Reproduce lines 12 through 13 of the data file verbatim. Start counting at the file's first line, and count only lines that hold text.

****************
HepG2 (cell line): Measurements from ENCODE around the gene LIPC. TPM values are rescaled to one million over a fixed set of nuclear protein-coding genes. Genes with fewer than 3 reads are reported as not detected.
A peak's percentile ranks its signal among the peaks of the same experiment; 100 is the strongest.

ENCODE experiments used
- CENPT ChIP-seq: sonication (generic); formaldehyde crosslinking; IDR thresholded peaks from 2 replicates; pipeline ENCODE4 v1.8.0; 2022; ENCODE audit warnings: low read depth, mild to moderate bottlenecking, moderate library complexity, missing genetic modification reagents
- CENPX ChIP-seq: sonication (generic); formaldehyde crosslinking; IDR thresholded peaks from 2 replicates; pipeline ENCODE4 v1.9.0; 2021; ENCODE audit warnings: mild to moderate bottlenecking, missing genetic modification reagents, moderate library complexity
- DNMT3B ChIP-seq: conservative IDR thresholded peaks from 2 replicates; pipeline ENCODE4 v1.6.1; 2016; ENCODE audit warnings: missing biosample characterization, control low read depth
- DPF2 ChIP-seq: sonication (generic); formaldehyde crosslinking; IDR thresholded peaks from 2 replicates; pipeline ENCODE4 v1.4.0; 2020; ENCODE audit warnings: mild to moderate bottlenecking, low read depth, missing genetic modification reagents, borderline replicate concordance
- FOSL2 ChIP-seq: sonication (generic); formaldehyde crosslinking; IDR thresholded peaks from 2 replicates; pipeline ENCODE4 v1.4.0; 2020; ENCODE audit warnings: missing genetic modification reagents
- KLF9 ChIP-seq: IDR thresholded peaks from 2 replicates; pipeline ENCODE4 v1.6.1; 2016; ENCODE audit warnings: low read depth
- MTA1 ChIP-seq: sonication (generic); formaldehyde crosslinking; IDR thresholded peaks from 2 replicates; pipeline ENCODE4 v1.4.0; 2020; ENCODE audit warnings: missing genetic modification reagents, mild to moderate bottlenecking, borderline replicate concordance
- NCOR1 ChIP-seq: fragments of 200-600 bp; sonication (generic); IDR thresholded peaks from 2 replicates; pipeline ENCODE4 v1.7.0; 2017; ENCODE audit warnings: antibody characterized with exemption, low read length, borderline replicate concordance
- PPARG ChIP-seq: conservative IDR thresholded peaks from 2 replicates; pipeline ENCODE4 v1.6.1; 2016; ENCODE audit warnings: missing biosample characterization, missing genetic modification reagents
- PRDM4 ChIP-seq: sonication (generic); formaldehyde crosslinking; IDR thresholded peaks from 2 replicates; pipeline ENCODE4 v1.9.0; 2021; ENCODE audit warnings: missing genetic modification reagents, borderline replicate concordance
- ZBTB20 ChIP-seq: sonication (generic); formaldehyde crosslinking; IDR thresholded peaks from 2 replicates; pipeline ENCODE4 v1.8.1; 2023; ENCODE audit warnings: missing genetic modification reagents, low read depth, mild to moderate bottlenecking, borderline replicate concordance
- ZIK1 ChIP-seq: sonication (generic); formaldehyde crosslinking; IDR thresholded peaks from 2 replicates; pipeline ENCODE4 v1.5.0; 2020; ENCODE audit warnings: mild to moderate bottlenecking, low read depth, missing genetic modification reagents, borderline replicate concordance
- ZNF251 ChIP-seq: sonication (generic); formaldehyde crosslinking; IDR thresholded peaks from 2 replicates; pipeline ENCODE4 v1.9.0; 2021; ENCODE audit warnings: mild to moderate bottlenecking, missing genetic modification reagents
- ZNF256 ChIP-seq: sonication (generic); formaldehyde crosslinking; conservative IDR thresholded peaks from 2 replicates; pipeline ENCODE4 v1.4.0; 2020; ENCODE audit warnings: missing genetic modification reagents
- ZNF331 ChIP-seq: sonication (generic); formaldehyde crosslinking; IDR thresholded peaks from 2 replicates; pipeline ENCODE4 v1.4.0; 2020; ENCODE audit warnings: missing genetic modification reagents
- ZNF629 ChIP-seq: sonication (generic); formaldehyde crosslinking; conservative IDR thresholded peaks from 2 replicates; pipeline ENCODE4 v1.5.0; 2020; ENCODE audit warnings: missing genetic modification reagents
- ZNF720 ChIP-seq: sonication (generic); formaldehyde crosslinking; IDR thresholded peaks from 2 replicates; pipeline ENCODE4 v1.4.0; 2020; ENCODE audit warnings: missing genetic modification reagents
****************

- PPARG ChIP-seq: conservative IDR thresholded peaks from 2 replicates; pipeline ENCODE4 v1.6.1; 2016; ENCODE audit warnings: missing biosample characterization, missing genetic modification reagents
- PRDM4 ChIP-seq: sonication (generic); formaldehyde crosslinking; IDR thresholded peaks from 2 replicates; pipeline ENCODE4 v1.9.0; 2021; ENCODE audit warnings: missing genetic modification reagents, borderline replicate concordance